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The extraordinary difficulties and unstable economic climate of 2020 have brought unique challenges to the way we live and work. What can future young graduates expect from the job market and how can they prepare?
Zippia.com, a career website, spoke to several leaders in higher education about this, including GMercyU’s Assistant Dean of the School of Business and Education, Deb Schadler, PhD, CPCRT, PRSE.
“Based on the ever-changing landscape, young graduates' skill sets will take on a new definition,” said Dr. Schadler, who has taught education at GMercyU for more than 20 years. “There will continue to be the most significant emphasis on flexibility and problem-solving skills.”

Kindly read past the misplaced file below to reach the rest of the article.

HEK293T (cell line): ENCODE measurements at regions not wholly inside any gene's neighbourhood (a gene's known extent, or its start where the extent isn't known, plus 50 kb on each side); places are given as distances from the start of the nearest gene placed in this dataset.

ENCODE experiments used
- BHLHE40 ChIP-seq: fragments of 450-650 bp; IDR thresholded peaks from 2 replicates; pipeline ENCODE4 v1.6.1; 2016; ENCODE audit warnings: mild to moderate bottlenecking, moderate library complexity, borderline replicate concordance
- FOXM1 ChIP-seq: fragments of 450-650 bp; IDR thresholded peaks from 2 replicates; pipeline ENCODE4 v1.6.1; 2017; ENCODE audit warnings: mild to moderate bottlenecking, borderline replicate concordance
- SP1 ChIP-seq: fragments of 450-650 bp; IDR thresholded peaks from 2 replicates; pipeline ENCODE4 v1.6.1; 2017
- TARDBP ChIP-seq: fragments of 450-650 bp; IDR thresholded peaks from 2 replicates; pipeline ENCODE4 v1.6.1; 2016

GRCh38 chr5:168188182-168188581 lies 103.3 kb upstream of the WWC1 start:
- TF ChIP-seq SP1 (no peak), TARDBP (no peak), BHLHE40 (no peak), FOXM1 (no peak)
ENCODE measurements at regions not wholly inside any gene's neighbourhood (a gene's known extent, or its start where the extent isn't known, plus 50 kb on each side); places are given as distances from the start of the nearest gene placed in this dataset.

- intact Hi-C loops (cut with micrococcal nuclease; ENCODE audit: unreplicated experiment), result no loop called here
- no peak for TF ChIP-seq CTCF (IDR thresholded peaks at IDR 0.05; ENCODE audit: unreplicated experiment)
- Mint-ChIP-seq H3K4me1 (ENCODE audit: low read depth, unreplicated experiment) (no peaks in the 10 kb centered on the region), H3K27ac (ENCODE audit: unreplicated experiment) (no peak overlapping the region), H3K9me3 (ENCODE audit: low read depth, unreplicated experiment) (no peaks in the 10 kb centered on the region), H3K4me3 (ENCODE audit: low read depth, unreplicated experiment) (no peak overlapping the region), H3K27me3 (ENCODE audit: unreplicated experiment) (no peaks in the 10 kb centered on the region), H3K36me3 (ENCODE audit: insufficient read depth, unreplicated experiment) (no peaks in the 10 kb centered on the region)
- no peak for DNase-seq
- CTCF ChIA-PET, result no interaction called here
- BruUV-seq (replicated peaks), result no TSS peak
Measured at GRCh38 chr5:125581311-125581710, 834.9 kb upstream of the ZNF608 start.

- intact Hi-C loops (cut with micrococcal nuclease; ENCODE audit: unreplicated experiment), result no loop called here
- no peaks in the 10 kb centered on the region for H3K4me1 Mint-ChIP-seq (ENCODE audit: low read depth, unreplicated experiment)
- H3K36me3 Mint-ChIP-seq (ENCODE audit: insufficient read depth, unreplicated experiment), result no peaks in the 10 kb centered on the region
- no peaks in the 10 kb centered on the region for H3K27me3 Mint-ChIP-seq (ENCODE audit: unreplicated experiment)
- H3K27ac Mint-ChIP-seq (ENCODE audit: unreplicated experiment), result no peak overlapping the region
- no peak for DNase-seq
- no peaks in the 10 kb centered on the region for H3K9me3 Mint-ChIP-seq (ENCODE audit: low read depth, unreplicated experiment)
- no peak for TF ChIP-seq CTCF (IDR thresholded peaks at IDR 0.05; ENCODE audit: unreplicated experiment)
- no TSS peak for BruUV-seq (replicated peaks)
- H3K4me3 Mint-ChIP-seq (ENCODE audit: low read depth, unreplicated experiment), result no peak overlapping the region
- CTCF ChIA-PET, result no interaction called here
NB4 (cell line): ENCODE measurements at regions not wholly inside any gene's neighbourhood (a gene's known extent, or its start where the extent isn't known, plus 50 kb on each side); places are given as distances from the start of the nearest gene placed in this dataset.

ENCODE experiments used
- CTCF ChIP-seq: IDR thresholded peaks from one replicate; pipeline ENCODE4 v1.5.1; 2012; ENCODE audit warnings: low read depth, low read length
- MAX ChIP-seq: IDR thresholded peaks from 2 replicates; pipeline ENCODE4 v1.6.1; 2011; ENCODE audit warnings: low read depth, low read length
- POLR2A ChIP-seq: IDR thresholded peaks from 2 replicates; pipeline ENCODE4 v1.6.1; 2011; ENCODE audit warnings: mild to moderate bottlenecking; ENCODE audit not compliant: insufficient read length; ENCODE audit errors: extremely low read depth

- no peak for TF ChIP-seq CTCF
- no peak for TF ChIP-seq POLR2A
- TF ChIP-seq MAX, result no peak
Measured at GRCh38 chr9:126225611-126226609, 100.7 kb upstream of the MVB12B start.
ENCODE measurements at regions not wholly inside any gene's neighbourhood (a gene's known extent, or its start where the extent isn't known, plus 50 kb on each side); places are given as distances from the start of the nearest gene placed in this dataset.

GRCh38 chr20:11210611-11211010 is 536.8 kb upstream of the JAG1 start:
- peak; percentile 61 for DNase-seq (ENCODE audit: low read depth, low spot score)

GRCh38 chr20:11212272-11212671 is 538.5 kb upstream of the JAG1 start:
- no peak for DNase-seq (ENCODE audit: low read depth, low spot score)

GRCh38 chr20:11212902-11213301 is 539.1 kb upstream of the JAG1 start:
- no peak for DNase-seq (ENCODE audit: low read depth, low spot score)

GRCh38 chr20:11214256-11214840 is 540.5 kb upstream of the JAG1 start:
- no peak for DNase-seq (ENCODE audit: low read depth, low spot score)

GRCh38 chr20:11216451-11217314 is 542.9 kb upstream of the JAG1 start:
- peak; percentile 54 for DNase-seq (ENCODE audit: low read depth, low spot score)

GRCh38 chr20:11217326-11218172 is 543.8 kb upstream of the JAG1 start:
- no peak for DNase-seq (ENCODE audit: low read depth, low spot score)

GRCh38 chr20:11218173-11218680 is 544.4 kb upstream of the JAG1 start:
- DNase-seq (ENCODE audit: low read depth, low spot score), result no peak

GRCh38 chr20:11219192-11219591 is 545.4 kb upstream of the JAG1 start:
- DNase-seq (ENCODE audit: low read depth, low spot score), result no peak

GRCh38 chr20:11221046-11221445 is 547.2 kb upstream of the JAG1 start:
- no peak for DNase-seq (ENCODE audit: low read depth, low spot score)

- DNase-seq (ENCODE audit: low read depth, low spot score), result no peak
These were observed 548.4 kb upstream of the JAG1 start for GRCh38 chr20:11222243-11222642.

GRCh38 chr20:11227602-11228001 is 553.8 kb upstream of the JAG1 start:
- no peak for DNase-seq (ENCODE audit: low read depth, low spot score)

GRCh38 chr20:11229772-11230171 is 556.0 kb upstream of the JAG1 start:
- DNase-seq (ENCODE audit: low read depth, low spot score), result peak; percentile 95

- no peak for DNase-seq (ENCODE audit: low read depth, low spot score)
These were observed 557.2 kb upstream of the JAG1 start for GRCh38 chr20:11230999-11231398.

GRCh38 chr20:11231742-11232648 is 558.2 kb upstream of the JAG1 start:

Opportunity can be found in certain industries, depending on where you live. For example, there is a critical teacher shortage.
“Teaching jobs are on the upswing,” Dr. Schadler explained. “According to the U.S. Bureau of Labor Statistics, teaching positions are expected to continue to grow at a 12 percent rate through 2022. Granted, it is specific to geographical area and discipline, but if teachers do their ‘homework,’ they can tailor their curriculum to fit the need.”
Certain states have a more severe need for teachers than others. “Based on our students' experiences with recruiting, Florida, Maryland, and West Virginia are among the most aggressive recruiters. Georgia, Texas, Arizona, North Carolina, Oregon, Washington, and Colorado also appear in the literature as experiencing teacher shortages across the board,” said Dr. Schadler.
Click here to read more, including Dr. Schadler’s take on how technology will impact education in the next five years.